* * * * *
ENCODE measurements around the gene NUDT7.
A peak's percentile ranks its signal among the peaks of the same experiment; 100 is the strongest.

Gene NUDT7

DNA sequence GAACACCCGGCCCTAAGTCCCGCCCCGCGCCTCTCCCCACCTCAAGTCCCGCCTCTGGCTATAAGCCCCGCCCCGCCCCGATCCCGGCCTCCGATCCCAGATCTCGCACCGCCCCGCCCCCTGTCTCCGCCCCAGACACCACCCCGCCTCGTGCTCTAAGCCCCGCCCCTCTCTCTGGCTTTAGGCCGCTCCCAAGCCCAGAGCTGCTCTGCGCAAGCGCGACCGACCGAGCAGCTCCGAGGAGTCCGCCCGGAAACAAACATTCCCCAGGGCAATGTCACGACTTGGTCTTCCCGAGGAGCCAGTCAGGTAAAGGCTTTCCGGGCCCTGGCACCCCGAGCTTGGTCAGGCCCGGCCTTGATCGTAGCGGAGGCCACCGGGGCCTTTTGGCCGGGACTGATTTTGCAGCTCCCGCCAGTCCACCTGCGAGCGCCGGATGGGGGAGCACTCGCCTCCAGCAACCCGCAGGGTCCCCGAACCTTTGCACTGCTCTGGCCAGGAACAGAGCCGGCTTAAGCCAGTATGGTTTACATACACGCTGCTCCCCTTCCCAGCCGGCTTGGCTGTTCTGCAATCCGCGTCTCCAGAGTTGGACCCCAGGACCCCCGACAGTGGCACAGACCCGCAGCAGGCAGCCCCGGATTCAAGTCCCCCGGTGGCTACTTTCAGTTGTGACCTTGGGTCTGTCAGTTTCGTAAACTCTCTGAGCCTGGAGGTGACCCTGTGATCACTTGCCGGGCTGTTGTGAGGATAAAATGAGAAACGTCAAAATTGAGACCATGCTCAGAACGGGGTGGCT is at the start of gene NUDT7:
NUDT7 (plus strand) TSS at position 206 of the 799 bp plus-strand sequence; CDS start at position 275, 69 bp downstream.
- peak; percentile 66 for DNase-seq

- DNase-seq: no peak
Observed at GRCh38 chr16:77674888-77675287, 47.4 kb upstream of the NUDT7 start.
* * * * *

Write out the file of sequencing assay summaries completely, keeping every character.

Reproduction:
ENCODE measurements around the gene NUDT7.
A peak's percentile ranks its signal among the peaks of the same experiment; 100 is the strongest.

Gene NUDT7

DNA sequence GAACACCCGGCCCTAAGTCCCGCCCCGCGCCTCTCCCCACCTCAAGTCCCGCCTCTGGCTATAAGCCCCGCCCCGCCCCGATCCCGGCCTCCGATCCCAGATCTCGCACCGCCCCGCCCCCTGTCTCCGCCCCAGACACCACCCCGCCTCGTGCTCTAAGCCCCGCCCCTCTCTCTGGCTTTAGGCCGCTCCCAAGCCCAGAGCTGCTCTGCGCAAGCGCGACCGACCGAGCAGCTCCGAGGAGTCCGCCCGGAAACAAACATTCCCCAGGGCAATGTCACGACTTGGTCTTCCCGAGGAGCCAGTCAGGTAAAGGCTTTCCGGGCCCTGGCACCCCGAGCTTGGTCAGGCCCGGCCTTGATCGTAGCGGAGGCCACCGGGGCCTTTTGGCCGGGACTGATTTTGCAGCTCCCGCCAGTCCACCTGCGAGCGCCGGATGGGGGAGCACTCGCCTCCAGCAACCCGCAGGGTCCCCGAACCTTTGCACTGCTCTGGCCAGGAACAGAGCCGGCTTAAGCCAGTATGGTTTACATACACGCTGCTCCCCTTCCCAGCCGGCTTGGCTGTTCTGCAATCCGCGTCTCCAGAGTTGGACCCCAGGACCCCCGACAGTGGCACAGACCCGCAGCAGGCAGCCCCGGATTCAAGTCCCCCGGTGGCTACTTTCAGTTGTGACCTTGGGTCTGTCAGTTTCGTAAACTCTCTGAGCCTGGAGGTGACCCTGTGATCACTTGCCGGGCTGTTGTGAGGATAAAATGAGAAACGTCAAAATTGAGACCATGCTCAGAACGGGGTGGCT is at the start of gene NUDT7:
NUDT7 (plus strand) TSS at position 206 of the 799 bp plus-strand sequence; CDS start at position 275, 69 bp downstream.
- peak; percentile 66 for DNase-seq

- DNase-seq: no peak
Observed at GRCh38 chr16:77674888-77675287, 47.4 kb upstream of the NUDT7 start.